While the majority of the fleet is still ascending the Atlantic, the frontrunners in the Vendée Globe have returned to a hero’s welcome in Les Sables-d’Olonne, France. Nine boats finished within two days of the leader. The closest edition in the event’s history, this race remained almost impossibly close until the very end. In an unprecedented series of events, the third boat over the finish line has been declared the overall winner. Yannick Bestaven, skipper of Maître CoQ IV (ex-Safran), has won the Vendée Globe by 2 hours, 31 minutes over Charlie Dalin on Apivia.
Sailing into Les Sables-d’Olonne in a high-speed downwind jibing duel among the top five boats, the eventual winner remained a mystery until the final hours and minutes of the race. Pre-race contender Charlie Dalin narrowly led Louis Burton and Bureau Vallée 2. But he still had to contend with third-place Boris Herrmann on Seaexplorer — Monaco Yacht Club, fifth-place Yannick Bestaven, and eighth-place Jean Le Cam on Yes We Cam!, all of whom had time credits applied to their finish times due to aiding in the rescue of PRB skipper Kevin Escoffier nearly two months ago. Applying basic math corrections, five or six boats still had a chance to win during the last two days of the race.
German skipper Boris Herrmann had a legitimate shot at overall victory until 90 miles from the finish when his one-generation-old IMOCA 60 collided with a fishing boat. Sustaining damage, Herrmann reduced speed and wound up fifth. Charlie Dalin on the new-generation Apivia finished first over Louis Burton and his one-generation-old Bureau Vallée 2. Yannick Bestaven came home third. Bestaven corrected out to first place overall, however, once the 10-hour, 15-minute time credit was applied. An international jury awarded him the credit due to the time he lost while searching for PRB skipper Kevin Escoffier, who was in a liferaft after his boat broke in half in the Southern Ocean.
Bestaven — previously best known for inventing the Watt&Sea hydrogenerator and winning the Mini Transat and the Transat Jacques Vabre in the Class 40 division — has sailed a masterful race aboard his one-generation-old Maître CoQ IV. A professional racing sailor and engineer by trade, Bestaven flew under the radar of a majority of sailing writers before this Vendée Globe. With a boat that proved to be faster than previously thought and a skipper very adept at maintaining systems and solving problems, Bestaven proved to be a contender from the start.
Excelling in the Southern Ocean, Bestaven worked his way into third by Cape Leeuwin and first by Cape Horn. With his 10.25-hour time credit, he threatened to run away with the race until becoming nearly becalmed just south of Rio de Janeiro and watching his 440-mile lead run out with the tide. Seemingly out of the money, Bestaven managed to hang with the leaders and scrape out a close and hard-earned victory by the smallest margin in race history.
The name Milly Biller keeps showing up in the pages of Latitude 38 because she keeps sailing so much. The name would have shown up even more if the first time she appeared in Latitude 38 her name hadn’t been Millie Bratenahl. But that’s what it was in July 1979.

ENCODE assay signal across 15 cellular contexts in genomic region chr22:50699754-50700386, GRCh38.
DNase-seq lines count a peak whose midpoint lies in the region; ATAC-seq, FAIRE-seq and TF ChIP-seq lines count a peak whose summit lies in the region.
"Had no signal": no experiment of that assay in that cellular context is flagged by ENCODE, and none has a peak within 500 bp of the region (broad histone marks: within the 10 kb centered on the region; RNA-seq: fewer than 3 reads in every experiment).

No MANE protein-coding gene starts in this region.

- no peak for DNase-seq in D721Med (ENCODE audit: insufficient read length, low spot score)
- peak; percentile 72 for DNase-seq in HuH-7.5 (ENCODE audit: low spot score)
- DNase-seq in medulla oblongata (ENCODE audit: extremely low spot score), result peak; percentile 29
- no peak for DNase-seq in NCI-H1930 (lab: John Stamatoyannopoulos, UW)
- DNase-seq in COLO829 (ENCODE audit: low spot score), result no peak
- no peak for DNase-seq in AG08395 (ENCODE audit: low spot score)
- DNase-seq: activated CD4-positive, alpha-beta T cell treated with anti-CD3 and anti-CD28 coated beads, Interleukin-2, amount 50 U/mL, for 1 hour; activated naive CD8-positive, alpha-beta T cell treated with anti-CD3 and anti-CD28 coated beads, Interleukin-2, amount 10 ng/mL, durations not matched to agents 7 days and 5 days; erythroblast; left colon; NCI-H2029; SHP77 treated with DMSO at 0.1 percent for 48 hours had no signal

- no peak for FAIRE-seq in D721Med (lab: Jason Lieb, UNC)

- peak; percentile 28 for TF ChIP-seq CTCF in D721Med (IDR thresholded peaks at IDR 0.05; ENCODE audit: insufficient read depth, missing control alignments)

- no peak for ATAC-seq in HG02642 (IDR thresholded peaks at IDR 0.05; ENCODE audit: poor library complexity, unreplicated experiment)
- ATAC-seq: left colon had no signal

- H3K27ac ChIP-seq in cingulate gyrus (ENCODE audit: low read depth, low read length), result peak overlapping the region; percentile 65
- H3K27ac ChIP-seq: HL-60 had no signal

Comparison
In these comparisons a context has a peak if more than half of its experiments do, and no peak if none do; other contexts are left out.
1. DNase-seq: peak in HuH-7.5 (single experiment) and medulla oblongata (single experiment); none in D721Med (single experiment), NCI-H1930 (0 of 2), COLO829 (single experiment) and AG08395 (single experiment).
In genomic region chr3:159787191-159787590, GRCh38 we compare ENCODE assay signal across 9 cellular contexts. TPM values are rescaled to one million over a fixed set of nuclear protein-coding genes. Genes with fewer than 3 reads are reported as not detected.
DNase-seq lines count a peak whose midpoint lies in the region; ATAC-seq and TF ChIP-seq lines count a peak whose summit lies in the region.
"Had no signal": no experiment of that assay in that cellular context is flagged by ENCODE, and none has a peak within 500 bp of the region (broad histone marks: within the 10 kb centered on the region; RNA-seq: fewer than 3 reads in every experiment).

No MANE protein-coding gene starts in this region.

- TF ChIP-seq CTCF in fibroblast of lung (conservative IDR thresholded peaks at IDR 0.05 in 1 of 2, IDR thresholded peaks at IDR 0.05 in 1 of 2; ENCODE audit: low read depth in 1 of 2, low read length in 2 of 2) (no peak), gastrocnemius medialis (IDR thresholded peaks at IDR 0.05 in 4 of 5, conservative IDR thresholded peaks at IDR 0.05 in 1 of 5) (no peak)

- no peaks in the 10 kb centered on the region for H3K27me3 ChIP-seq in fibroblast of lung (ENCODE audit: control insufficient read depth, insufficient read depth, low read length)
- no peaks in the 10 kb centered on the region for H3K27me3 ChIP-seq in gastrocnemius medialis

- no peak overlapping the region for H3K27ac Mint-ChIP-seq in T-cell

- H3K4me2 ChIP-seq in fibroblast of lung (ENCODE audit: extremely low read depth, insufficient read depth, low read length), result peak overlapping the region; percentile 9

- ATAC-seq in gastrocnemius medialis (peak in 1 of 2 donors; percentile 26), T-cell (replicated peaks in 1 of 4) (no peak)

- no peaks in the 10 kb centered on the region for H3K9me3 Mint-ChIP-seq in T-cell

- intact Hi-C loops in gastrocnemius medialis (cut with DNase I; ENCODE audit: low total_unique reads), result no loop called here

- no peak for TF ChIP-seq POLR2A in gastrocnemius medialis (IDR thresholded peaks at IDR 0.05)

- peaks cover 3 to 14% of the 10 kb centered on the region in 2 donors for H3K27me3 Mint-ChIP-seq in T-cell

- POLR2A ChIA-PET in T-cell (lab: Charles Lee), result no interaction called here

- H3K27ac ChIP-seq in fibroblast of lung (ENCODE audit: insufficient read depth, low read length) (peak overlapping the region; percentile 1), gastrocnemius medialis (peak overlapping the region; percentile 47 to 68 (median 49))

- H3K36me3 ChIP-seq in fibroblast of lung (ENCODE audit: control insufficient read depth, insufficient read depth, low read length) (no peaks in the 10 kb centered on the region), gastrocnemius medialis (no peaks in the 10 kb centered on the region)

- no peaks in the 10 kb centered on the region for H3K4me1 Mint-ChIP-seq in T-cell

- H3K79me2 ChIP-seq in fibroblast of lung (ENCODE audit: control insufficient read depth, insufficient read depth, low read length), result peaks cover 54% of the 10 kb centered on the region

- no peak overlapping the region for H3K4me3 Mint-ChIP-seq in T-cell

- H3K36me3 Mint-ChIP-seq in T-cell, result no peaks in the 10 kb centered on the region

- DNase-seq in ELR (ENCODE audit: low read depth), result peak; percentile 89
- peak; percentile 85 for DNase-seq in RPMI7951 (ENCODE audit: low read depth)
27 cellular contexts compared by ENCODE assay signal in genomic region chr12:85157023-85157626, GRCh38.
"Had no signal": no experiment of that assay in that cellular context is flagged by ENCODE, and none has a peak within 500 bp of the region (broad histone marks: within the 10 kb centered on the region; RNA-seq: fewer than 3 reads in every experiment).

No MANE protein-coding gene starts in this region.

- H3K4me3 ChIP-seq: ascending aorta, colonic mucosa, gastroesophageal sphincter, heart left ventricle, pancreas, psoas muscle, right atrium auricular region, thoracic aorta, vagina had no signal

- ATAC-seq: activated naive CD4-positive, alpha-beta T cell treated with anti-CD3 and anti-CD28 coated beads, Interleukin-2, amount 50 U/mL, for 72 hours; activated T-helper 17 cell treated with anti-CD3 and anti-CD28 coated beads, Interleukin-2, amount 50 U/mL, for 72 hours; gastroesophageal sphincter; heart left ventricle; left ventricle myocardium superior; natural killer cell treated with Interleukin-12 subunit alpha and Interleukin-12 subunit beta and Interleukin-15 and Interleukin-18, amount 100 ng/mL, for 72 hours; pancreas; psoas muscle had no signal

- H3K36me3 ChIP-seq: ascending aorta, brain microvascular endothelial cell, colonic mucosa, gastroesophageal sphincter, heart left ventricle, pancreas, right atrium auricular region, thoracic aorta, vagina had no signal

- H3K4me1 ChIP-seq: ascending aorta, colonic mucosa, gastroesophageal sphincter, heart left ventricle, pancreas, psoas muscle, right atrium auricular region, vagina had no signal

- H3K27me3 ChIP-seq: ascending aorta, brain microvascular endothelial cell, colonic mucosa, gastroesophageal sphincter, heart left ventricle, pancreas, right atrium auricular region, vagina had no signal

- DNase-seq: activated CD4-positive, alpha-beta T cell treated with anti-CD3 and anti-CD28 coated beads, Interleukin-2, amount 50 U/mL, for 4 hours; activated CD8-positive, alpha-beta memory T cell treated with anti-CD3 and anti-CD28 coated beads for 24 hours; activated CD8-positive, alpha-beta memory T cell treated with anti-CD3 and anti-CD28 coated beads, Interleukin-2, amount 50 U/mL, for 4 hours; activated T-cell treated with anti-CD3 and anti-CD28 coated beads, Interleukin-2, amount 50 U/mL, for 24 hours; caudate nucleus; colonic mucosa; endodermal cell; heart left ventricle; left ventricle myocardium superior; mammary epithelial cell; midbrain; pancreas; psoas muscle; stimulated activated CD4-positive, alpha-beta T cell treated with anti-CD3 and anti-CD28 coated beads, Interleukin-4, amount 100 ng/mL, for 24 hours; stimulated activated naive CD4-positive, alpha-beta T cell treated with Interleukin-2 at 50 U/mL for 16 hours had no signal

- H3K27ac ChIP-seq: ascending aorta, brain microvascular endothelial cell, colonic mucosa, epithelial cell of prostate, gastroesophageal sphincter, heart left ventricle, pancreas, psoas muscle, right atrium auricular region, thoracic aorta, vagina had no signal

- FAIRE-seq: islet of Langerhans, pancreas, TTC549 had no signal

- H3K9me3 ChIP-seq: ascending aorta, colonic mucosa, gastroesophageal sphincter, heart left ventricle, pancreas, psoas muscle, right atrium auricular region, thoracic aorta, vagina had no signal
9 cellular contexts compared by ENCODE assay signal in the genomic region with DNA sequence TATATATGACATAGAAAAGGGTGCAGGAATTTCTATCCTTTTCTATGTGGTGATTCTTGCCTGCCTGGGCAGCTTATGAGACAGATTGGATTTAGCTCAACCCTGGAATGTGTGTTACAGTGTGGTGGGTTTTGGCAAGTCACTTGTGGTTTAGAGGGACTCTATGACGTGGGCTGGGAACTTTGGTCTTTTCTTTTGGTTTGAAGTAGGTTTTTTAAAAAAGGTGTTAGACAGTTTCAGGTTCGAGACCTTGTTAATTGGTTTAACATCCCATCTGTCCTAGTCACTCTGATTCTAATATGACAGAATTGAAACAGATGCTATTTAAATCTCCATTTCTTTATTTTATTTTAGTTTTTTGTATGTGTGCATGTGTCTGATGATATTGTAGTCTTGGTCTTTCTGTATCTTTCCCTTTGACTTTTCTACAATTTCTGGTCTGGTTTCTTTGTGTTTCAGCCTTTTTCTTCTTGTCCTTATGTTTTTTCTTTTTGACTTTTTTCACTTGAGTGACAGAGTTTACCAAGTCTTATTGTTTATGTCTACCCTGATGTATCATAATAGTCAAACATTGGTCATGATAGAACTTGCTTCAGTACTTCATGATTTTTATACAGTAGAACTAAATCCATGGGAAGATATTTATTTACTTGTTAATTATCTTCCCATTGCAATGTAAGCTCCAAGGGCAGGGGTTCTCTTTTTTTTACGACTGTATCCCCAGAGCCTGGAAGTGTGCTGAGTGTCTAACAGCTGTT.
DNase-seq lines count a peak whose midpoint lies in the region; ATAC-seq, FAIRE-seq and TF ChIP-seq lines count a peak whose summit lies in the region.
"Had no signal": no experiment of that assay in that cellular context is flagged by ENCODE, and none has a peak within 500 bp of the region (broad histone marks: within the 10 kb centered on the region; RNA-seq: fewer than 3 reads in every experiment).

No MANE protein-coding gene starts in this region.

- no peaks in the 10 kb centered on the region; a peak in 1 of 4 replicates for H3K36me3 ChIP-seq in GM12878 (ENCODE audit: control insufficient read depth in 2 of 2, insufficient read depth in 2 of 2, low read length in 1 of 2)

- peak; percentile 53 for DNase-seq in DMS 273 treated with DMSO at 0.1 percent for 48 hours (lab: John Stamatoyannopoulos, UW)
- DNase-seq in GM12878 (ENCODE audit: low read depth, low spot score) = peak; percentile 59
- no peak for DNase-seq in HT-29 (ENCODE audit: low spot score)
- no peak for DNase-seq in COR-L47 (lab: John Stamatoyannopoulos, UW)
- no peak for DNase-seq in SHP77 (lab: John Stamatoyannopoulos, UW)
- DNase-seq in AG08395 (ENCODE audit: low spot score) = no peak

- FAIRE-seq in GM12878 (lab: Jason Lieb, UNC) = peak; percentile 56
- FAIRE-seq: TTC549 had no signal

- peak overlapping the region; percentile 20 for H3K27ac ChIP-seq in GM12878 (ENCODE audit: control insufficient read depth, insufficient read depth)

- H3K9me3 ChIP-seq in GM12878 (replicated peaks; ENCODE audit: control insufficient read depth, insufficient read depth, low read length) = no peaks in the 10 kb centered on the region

We discovered this when exploring our new digital archives and came upon the story we’d written about Milly’s becoming perhaps the very first woman hired as a craftsperson at a Bay Area boatyard. Craftsperson might be a more glamorous term than should be used for much of the hard labor she describes in the early years. It seems like ‘just the other day’ she was repairing boats and practicing her craft at the upper end of the Richmond Boat Works railway. The story reminds us of how hard it can be for women to break the plexiglass hatch cover, but also of the rewards of persistence.
We sent the story off to Milly, who replied, “HAHA! Those were the daze. I think you were selling Latitude ads to the boatyard about that time and when I first met you (I was! – ED). I may have spelled my name with an ‘ie’ in those days. I loved that story then and love it still. I have a hard copy of it around here somewhere. I stole my dad’s 110 when I was 13. I picked a time when he was totally distracted writing a paper and shoved a change of ownership letter under his nose that I had typed myself. He signed it blindly like it was a school permission slip. He loved it, promptly bought another 110, conscripted me to maintain it, and beat me in every race until I went off to college.”
Milly continues to be at the hub of the Inverness Yacht Club volunteer crew and is the 110 fleet ringleader, sailing her boat Big Pink. Joe Berkeley, who traveled to Inverness from the Hull, MA, 110 Fleet, stated in our September 2019 story on the 110 Nationals, “Milly Biller has made Inverness the 110 Mecca of the world. Without her, there would be no class, no Nationals. What she has done with the Inverness fleet is nothing shy of spectacular. We have considered kidnapping her and holding her hostage on the East Coast until she has worked her magic on our fleet.” This year Milly’s become a Summer Sailstice 110 fleet ambassador to help get 110s all sailing together, wherever they are, on June 19.